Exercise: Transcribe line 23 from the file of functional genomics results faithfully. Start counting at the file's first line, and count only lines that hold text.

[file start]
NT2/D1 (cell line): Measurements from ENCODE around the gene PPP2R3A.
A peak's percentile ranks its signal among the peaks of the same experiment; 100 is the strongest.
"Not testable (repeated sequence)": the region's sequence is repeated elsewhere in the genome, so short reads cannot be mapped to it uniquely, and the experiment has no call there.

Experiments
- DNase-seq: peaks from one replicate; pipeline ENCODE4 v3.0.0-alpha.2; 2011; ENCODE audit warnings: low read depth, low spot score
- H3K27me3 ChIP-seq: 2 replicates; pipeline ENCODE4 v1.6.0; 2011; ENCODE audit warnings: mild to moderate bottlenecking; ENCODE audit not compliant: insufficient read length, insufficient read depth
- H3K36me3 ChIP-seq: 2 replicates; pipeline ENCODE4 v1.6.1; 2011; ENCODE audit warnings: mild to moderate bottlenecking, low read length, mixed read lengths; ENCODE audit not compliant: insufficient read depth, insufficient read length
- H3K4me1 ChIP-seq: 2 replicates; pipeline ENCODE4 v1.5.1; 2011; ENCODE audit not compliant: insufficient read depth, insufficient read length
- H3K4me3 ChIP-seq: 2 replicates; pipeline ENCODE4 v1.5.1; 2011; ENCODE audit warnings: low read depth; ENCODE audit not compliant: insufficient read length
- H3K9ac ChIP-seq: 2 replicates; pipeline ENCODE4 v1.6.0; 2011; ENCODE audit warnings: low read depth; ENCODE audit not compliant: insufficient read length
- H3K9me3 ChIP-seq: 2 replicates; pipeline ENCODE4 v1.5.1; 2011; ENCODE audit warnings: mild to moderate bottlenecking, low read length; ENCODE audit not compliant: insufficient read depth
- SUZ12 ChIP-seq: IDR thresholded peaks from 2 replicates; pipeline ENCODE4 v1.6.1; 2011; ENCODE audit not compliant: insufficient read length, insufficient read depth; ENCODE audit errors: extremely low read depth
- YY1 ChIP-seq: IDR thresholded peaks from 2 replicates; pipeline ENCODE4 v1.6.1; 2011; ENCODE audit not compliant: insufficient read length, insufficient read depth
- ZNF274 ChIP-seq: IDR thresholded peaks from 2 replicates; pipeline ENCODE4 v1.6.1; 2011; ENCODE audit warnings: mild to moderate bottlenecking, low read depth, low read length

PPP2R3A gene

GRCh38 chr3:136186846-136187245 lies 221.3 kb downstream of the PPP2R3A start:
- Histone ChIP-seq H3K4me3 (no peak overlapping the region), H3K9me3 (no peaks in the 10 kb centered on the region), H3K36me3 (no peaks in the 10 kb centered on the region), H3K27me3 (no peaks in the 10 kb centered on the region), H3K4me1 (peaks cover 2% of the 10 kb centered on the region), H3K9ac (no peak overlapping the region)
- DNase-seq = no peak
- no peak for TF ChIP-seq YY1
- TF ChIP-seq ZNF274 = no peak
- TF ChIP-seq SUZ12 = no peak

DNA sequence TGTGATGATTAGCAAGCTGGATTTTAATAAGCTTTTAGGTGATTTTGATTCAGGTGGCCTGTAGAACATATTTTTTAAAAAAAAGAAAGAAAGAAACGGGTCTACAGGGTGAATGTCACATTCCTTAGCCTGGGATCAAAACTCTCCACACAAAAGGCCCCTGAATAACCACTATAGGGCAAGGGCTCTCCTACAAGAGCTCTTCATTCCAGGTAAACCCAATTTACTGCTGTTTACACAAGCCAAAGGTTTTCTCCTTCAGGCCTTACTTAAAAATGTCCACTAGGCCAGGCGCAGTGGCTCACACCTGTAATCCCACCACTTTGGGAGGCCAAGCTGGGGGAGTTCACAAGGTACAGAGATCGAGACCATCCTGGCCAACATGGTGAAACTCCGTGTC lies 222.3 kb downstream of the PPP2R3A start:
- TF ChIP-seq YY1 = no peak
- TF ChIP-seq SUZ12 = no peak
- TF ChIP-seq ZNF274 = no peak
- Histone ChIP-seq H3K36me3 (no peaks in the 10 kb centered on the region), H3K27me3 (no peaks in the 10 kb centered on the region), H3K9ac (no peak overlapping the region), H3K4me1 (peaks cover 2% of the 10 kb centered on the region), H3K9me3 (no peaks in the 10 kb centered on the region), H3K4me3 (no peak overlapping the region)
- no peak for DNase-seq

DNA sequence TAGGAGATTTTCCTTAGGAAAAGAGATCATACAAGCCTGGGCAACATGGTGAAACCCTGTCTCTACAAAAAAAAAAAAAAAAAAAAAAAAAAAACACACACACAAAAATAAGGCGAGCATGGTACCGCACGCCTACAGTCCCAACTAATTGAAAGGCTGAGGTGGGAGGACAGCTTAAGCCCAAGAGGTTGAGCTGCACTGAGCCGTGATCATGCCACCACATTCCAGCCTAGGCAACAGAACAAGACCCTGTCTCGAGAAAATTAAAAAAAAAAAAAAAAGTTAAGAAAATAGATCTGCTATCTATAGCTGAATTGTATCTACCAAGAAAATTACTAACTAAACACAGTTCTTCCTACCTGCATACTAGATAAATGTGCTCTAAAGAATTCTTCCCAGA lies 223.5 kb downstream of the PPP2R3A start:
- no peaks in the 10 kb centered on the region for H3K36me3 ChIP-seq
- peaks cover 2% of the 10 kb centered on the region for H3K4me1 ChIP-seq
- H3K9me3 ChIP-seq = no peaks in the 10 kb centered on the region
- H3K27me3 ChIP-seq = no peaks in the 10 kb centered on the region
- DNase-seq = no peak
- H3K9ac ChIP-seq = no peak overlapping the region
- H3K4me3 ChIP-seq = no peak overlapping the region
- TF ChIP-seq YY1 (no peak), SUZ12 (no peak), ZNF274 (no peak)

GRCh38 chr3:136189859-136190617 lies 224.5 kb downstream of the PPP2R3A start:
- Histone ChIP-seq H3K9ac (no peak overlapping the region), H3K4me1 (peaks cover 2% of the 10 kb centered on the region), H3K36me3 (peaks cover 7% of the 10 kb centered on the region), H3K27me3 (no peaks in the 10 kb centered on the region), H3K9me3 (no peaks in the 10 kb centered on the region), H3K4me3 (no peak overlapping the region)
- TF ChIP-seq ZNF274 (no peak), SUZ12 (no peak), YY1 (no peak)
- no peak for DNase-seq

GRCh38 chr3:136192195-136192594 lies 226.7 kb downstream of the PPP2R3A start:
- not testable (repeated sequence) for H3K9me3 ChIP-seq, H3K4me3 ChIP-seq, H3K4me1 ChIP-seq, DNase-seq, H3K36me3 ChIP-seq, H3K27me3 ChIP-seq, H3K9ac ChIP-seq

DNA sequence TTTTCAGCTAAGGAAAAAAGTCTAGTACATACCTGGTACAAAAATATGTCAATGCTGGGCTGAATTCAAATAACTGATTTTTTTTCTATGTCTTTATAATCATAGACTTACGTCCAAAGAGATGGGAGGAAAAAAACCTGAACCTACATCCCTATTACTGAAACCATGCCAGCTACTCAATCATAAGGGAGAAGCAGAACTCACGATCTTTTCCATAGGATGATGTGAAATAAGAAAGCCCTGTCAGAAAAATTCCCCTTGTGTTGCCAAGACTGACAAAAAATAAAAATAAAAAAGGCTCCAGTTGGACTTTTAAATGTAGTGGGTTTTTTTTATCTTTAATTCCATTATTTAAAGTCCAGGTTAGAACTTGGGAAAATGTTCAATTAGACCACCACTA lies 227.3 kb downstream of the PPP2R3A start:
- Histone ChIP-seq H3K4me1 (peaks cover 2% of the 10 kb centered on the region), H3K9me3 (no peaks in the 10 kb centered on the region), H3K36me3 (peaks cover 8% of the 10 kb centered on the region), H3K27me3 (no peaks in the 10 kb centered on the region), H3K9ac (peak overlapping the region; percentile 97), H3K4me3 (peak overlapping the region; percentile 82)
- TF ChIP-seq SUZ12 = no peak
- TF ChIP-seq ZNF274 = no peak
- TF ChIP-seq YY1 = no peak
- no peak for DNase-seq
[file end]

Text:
- TF ChIP-seq YY1 = no peak